The dictators, whom United Fruit (and the US government) went to bed with, were essentially nothing but powerful landlords inside a backward, desperately poor agrarian region, their main crop – bananas, a tasty novelty that America and Europe were just beginning to relish. These rulers were vicious despots, thugs who maintained a highly unequal feudal structure that terrorized and subjugated the common folk.

In his book ‘Cabbages and Kings’, the writer O. Henry, used the term Banana Republic to describe a fictitious Caribbean country called Anchuria, his narrative inspired by what he saw during a visit to Honduras. Since then, banana republic is a derisive term used for poor, backward nations that are riddled with corruption and whose rulers are beholden to the United States for their personal survival.

We all know the affinity that the US has always had toward dictators, especially when there is money to be made. The relationships were cosy while they lasted. In return for US military muscle to prop up their rogue regimes, those despots sold their souls to America, evicting the rightful cultivators from their properties and delivering free of taxes large swathes of prime land to American companies like United Fruit, ruthlessly crushing any kind of organized trade unionism or protests.

Interestingly, partnerships with the US were invariably unstable. Whenever the tin pots could not deliver the free and safe ambiance necessary for American companies to operate in, or if suddenly the ruler of the republic started feeling that the Americans weren’t paying him enough, disputes broke out and an invasion force of US Marines came in, to facilitate a coup and install a more pliable tin pot dictator.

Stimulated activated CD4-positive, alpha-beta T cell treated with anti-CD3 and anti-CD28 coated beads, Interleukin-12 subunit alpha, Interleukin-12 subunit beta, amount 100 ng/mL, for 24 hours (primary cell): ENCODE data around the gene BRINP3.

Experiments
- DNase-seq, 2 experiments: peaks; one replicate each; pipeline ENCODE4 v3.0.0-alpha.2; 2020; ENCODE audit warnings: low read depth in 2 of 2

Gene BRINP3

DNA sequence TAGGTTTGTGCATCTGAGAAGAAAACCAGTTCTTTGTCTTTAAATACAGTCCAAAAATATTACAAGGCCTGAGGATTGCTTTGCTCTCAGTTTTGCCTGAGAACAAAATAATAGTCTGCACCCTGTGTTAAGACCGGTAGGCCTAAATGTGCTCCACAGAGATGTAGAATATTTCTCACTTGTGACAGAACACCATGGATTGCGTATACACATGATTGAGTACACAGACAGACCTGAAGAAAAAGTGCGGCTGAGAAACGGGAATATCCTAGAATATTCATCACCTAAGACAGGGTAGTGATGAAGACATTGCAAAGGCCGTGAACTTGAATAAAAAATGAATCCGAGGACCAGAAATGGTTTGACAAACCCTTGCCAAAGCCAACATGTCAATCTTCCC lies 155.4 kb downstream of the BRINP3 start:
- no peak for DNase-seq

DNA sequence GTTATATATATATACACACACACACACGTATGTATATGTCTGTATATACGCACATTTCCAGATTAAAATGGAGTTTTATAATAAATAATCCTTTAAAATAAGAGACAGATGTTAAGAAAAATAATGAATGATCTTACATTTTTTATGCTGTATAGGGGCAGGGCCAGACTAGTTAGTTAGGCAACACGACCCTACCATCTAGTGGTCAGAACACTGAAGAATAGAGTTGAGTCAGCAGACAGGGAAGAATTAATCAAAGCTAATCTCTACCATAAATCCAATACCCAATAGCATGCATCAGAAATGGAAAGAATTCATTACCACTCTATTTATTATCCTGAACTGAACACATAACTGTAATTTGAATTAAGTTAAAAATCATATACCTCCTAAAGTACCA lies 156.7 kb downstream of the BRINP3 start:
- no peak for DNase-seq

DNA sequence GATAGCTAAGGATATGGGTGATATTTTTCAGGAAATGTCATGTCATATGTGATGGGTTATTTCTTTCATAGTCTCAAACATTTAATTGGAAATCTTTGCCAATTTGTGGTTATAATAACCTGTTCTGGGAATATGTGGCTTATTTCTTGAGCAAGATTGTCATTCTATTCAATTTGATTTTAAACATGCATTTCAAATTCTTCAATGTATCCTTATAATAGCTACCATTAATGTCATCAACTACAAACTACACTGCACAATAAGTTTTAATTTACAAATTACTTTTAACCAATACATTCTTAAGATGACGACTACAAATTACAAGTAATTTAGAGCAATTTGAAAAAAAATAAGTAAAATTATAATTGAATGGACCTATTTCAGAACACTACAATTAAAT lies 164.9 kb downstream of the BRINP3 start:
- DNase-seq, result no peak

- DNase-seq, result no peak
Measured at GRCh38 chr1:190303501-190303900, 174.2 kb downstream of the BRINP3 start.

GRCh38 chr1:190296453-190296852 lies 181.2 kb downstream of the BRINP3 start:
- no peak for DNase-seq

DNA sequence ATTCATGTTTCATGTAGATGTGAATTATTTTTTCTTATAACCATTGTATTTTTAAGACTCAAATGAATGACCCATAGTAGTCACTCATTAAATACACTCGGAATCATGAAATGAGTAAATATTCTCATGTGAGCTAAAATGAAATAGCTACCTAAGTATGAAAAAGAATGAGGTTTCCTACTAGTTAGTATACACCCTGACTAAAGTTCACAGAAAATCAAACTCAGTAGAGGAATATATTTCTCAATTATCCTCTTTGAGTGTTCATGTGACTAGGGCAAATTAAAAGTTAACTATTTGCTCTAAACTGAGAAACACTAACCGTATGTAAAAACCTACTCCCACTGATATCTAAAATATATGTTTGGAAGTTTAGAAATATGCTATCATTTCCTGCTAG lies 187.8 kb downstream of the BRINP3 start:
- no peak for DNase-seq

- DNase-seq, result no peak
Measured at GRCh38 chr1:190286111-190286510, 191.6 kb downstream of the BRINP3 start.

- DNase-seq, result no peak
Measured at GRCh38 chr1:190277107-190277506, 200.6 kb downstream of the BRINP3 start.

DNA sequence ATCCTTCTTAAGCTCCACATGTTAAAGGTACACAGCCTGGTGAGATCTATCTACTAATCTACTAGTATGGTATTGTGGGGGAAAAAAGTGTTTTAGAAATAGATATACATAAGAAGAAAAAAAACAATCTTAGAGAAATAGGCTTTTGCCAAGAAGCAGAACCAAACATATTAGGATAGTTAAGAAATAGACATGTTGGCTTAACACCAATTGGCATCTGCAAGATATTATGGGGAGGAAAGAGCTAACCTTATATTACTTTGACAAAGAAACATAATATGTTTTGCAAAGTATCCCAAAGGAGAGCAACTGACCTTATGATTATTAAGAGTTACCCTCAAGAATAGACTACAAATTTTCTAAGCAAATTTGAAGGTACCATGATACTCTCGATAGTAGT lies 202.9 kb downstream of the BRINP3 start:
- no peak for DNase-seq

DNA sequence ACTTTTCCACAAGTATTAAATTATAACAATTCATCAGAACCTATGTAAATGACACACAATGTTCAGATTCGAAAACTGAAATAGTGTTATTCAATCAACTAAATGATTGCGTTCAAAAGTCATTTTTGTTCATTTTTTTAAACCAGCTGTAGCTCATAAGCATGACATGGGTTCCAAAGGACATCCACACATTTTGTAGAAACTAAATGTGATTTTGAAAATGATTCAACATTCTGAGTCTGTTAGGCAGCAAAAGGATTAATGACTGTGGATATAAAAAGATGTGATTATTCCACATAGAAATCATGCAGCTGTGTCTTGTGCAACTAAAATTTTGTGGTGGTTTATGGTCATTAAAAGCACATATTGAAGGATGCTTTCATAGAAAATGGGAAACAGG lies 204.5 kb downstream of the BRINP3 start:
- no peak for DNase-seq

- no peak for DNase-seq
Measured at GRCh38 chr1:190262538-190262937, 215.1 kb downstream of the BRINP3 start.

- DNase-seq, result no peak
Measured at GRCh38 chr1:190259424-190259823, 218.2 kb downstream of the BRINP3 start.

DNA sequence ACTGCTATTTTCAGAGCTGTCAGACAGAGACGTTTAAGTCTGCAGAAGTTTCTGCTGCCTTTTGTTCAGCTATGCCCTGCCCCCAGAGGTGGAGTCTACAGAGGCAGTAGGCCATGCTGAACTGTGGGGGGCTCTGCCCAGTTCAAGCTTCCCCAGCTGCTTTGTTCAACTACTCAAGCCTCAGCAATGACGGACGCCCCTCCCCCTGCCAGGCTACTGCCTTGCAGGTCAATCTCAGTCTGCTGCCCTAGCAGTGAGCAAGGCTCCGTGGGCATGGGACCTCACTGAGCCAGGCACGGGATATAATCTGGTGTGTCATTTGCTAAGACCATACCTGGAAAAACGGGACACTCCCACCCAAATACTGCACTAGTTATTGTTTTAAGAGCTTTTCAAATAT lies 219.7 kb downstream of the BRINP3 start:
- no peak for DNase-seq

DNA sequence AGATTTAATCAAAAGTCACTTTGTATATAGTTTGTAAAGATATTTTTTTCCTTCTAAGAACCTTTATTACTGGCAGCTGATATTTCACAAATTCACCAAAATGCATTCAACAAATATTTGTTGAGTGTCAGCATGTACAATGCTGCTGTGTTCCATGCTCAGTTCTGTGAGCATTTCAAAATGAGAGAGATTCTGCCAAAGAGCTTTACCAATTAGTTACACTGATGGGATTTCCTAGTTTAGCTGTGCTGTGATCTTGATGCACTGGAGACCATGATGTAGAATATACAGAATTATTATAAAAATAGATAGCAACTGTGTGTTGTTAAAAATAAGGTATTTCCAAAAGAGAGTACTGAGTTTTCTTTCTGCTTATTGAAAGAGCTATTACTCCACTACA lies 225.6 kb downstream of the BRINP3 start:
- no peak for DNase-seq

Direct American military invasions into sovereign Caribbean and Central American countries were rampant in the first half of the 20th century. Between 1900 and 1945, the US invaded Honduras five times, the Dominican Republic three times, Haiti twice, Nicaragua thrice, Cuba thrice, Panama thrice, Guatemala twice and El Salvador once.

Wherever the marines went, CIA black ops agents were not far behind. They followed the GI Joes, torturing and murdering opponents of the regime they wished to install and training counter-insurgent death squads for their pet regimes. It reminds you of the mayhem that the SS Einsatzgruppen orchestrated when they followed the regular Wehrmacht troops into the Soviet Union as a part of Operation Barbarossa, in 1941.